I don’t have much to say about this dress since the pattern is pretty much perfect, although I wish I looked at the skirt length before I cut out my fabric – it’s a little short for my personal liking as a maxi and I made a baby hem in the skirt to keep as much length as possible (for reference, I’m 5’8″).  Other than that, I’m thrilled with this new addition to my summer wardrobe – now if only the warm weather from Florida followed us back home!

Pattern: Saltspring Dress by Sewaholic Patterns, view B
Fabric: poly crepe from Ribes y Casals Barcelona

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geranium dress
 

Have you ever sewn for little girls?  Let me tell you – it is so.  Much.  Fun.  Well, sewing for kids in general seems fun because everything goes together so quickly and you don’t need much fabric, but sewing for little girls is a delight because of all of the cute details and adorable fabrics you can use!

My niece turned two in April and I really wanted to make her something for her birthday.  My mom is having so much fun making little sweaters and hats for her and I didn’t want to miss out on the fun, and when I saw the Geranium Dress pattern on Instagram, it looked like the perfect pattern to try out for her birthday.

Plus, it gave me a reason to buy one of the adorable prints from the Cotton + Steel Wonderland collection by Rifle Paper Co!

 

geranium dress
 

There was a bit of a risk making this dress for my niece since she and my sister live four hours away in NJ and I had no idea if this was going to fit her well.  Fortunately, my sister measured her and she was spot-on the measurements for the 2T size.  Then, it was just a matter of crossing my fingers and going for it!  I guess the great thing about sewing for kids is that their bodies are like little rectangles, they don’t have all of the fitting conundrums we adults have with hips and shoulders and curves like that.

The dress was a snap to make, I used the dress view with the ruffle sleeves and self-lined the bodice instead of using lining fabric.  The ruffles were a little fiddly to make with zig-zagging the edges, I hope the stitching holds up in the wash and the edges don’t fray too much.  I would definitely try doing a narrow hem next time and see if that gives a nicer result.

 

geranium dress
 

geranium dress
 

The back closes with three buttons and a little placket below in the skirt for easy on-and-off (well, you’ll have to ask my sister if it’s easy to get on and off of my niece, haha!).  It was surprisingly hard trying to find the right buttons at Joann Fabrics that would either match or coordinate with the fabric and were the correct size – is it just me, or is the button section of Joann Fabrics so much smaller than it used to be?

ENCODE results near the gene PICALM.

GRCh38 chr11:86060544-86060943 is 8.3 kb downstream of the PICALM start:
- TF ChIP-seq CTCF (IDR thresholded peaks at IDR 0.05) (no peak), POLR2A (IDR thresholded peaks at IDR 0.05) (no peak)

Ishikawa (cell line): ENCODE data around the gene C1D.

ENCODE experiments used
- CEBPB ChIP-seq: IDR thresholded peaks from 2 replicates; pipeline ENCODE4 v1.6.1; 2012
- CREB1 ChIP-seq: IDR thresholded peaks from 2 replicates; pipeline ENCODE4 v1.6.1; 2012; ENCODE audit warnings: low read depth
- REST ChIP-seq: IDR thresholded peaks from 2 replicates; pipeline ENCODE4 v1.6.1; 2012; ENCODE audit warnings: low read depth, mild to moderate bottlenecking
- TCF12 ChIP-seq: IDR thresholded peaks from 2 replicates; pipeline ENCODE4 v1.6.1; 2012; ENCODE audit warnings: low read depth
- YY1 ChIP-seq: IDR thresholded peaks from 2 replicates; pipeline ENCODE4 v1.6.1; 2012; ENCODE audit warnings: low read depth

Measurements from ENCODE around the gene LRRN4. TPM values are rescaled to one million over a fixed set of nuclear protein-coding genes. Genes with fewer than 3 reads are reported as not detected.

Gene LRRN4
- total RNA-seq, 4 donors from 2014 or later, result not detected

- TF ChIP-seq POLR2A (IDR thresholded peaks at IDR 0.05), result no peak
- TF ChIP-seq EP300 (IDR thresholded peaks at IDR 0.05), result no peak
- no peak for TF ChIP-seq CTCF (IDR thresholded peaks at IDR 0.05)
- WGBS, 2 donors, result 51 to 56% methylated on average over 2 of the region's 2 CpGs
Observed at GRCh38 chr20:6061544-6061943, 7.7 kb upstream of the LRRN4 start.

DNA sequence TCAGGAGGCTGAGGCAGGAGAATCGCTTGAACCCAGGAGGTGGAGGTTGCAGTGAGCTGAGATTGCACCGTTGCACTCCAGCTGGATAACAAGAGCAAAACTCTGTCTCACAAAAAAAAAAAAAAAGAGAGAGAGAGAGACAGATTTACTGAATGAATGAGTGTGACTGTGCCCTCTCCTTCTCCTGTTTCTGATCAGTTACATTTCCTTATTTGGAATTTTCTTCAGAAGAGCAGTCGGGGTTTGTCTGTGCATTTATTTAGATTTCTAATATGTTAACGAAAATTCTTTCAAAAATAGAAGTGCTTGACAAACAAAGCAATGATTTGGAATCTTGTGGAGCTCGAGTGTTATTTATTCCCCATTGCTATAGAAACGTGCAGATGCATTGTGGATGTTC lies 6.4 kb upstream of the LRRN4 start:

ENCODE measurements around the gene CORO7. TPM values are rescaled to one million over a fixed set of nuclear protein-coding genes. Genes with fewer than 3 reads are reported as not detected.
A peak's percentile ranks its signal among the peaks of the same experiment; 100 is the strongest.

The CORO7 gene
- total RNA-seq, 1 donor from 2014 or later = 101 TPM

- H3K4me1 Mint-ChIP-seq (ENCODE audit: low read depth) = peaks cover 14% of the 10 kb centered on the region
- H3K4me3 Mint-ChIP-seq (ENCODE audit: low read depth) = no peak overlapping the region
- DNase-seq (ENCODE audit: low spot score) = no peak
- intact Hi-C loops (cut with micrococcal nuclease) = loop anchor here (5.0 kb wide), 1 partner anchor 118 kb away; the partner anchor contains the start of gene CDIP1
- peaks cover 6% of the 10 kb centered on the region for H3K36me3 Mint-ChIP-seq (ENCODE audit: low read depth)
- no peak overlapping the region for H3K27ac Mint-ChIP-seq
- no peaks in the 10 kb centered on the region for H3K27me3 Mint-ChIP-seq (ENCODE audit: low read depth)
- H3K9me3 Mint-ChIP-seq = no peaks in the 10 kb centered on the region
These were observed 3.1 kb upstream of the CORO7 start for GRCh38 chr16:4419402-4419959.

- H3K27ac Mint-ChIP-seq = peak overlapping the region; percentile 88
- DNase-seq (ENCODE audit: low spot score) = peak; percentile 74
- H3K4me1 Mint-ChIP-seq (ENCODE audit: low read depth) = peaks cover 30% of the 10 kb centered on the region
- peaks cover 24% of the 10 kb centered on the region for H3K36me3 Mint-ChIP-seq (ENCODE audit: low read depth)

Ok, enough about making the dress – here’s pictures my sister took of my niece wearing her dress on Easter!

 

geranium dress
 

geranium dress
 

I’m definitely planning on making her more of these, there’s a bunch of different ways to mix and match this pattern to create new looks!  The tunic view would be adorable on her.  Plus, this pattern goes all the way up to 5T and there’s an expansion pack up to 12y.

 

Pattern: Geranium Dress by Made By Rae
Size: 2T, dress view
Fabric: Wonderland in Periwinkle by Cotton +Steel

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portside set
 

I don’t know what I would have done on my trip to Barcelona if I didn’t have this Portside Travel Set, what a lifesaver!  Packing for a three week trip isn’t easy, but let me tell you, this duffle bag fit everything but the kitchen sink.

 

portside set
 

I used the set as one of my two permitted carryons (the other being my backpack with work stuff in it), and here’s everything I packed in it: a full change of clothes, my trench coat, scarf, umbrella, a knitting project, two pairs of sneakers, a full dopp kit and cord pouch, slipper socks, sleep mask, toothbrush and toothpaste, and my pair of glasses.  I know I’m missing some other things that were in there, but there was still room to spare!

 

portside set
 

The dopp kit was especially handy, I fit my gummy vitamins, allergy meds, melatonin, ibuprofen, and some tea bags easily inside.  The cord pouch is the perfect size for holding all of the charger cords for my iPad, Kindle, and phone.  The pouch was a cinch to make, but the dopp kit was a little fiddly with the curved edges and there were a couple of colorful words used as I tried to get everything to sew neatly through my machine.

 

portside set
 

My fabric is from the home dec section of Ikea!  I toyed with the idea of using some Cotton + Steel/Rifle collab canvas from last year’s fabric collection, but I couldn’t bring myself to spend that much money on a bag that was going to get a lot of wear and tear (and dirt) as I toted it around on my travels.  Plus, the hardware and notions alone were a bit of an investment.

I opted to forgo the fusible interfacing, since I never have much luck with fusible interfacing when I make bags, and chose instead to use duck cloth as a sew-in interfacing (well, I spray basted it instead of sewing it, lol).  I like how duck cloth pairs with canvas, like with my clutches I made last year, and it provided enough body without the duffle bag being too stiff or “crunchy,” which happens sometimes with Pellon fusible interfacing.

 

portside set
 

Nothing like a bright lining inside a bag!  Makes it easier to see things and find what you’re looking for.

 

portside set
 

My only complaint about this bag is that because it’s so big, and fits so much, it gets really heavy!  Which is really a problem that I caused with my packing, hahaha.  It was tough to wear this on one shoulder with my backpack and it kept sliding off, plus the weight didn’t help, so the best way to wear this was cross-body style with my backpack.  Especially when I had to hoof it and run through the Madrid airport to get to my gate in time!  I could see this being a great bag for a weekend trip via a car ride, but I’ll need to remember to be mindful of what I pack in this when I fly next time.

 

Pattern: Portside Travel Set by Grainline Studio
Fabric: Body, panels, and lining from Ikea
Hardware:
Buckles – Bagmaker Supply
Swivel Hooks – Bagmaker Supply
Webbing – AGraff Supplies
Zippers – Zipperstop